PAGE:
BuzzFeed has compiled a list of 29 amazing literary magazines we should all be reading.
And since my work has only appeared in one of these journals, this list can also double as a list of places I need to submit my work to. It’s good to have goals.
Not every great author can give equally great writing advice. But according to Micah Solomon, the three books mentioned in this Bookbaby blog post can give you the tips you need to progress your writing to new levels.
Avid readers: check out this recent New York Times article to find out why indie bookstores are back, with a passion.
Vinson Cunningham interviews Chris Jackson, editor for Ta-Nehisi Coates and Victor LaValle, among others, on building a black literary movement.
Do you have an unopened dusty copy of War and Peace or Catch 22 wedged shamefully in the back of your bookcase?
Take heart regarding your literary duplicity with this list from the BBC of the top twenty books people lie about having read (20% of which are by Charles Dickens)—and then slap those unread tomes on your bedside table, because 60% of those surveyed said being (or at least seeming) well-read made a person appear more attractive. I guess that may be the motivation for the lies.
This list is for the UK, but I have a feeling people are bluffing about reading these books in the US as well…
A recent survey shows that most students do still prefer print over digital. In this Star-Tribune article, Laurie Hertzel contemplates: http://www.startribune.com/print-or-e-books-the-debate-continues/367820511/
The Winter 2016 issue of the North American Review is now out.
North American Review (NAR) is the oldest and one of the most culturally significant literary magazines in the United States. Past contributors include important nineteenth-century American writers and thinkers such as Ralph Waldo Emerson, Harriet Beecher Stowe, Frederick Douglass, Edith Wharton, and Charlotte Perkins Gilman; and twentieth-century writers like William Carlos Williams, John Steinbeck, Thomas Wolfe, William Saroyan, and Flannery O’Connor.
And now add to the list…little old insignificant me. My poem “How to Keep It Real When Everything Has Gone Wrong” appears in the Winter 2016 issue. This issue features a host of excellent poets and writers such as Patricia Spears Jones, Traci Brimhall, Zakia Henderson Brown, and many others. The visual art in the issue is impressive as well.
I can’t deny it – it feels cool to have work in the first American literary magazine. A big thanks goes to guest editor Metta Sáma who deemed my poem worthy of being in NAR. Much appreciated.
It can be easy to get a tad overwhelmed by all the podcasts that are out there. But here’s a useful list of podcasts that are recommended “for writers, word nerds, and book lovers.” Check out Crystal King’s post for Grub Daily. There’s bound to be a few podcasts on this list that will interest you, and maybe even motivate you.
There’s a boatload of great recommendations in this extensive post from The Write Life/Marisol Dahl on “The 100 Best Websites for Writers.”
As someone who looks at tons of writing blogs and websites on a daily basis, I was surprised at how many other helpful sites exist that I had never heard of before. This is definitely worth checking out…
Volume 2, Issue 3 of the literary journal Hartskill Review is available for purchase. Hartskill Review is dedicated to publishing contemporary poetry crafted with thoughtfulness and care. It also contains reviews of poetry collections and chapbooks.
Among the works included in this issue are my poems “Craigslist” and “Entry from an Insomniac’s Dream Book.” I really appreciate the chance to contribute. Thanks to editor Joshua Hjalmer Lind for deeming my work worthy of publication.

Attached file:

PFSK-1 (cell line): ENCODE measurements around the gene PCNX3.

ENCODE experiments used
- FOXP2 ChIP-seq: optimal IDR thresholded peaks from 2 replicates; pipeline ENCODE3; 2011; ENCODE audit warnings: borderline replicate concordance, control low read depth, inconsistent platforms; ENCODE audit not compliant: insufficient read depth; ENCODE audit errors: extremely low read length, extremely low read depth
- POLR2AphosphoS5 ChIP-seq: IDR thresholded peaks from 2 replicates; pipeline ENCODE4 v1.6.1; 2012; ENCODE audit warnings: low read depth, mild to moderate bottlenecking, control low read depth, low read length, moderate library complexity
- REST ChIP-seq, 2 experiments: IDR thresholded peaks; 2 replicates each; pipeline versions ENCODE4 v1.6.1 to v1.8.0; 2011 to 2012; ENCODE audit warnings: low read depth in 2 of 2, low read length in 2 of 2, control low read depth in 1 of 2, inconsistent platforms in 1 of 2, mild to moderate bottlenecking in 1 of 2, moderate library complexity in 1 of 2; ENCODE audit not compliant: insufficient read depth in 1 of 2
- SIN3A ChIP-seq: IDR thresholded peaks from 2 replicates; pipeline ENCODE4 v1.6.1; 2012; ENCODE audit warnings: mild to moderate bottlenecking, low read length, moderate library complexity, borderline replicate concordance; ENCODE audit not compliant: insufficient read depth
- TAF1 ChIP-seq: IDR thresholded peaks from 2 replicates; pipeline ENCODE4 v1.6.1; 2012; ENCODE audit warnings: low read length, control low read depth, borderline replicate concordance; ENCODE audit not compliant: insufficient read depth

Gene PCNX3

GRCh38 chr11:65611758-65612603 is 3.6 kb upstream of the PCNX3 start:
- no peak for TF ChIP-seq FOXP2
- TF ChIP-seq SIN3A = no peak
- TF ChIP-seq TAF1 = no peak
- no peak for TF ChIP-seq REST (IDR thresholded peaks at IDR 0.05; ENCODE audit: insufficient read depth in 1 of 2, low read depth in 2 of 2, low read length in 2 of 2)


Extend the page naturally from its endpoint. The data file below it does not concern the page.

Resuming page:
This article is well worth the read for those writers who know that there isn’t some panacea that triggers great writing, but that there are some common features of bad writing you can avoid to make your writing stronger.
Is there rehab for a workaholic? Or does society just serve as an enabler, giving workaholics more to do until it is unhealthy?
I have a vested interest in the answers.
The focus in 2016 is to not allow my intermittent trickle of creative work get subsumed under the rising tide of other things – the day job and other general life stuff that inundates my existence.
To continue doing what makes me happy in terms of writing and creativity, and not what I feel like I should or shouldn't be doing…according to writing world, academia, friends, family, or others. I finally found my voice in 2015, and I don’t plan on shutting up just because that voice doesn’t match what’s popular in modern writing.
To create with purpose and goals, but not to let them become the master of me.
What are your goals – creative or other?
I just discovered a new resource for writers online. Well…at least it is new to me.
This week brings the latest post of Cathy’s Comps and Calls, where Cathy Bryant presents no-fee competition and submission opportunities (and does her best to indicate which ones pay). Check it out.
On her blog, Christi Craig offers some thoughts on choosing online writing courses. I have been thinking about taking some online writing courses to jumpstart my literary workrate...so these five points to consider are helpful and timely...hopefully you find them useful as well.
The website Build Your Own Blog is giving away a new MacBook Air to one lucky blogger! Worth a shot by entering - a chance to start your 2016 writing endeavors off on the right foot!
I am happy to announce that I have two prose poems included in Issue #10 of Jet Fuel Review, the literary magazine of Lewis University. Thanks to the editorial staff for the chance to contribute.
If you get a chance, please check out “An Incomplete Understanding of Love, With Footnotes” and “About This Poem” at: http://www.jetfuelreview.com/adrian-potter-fall-2015.html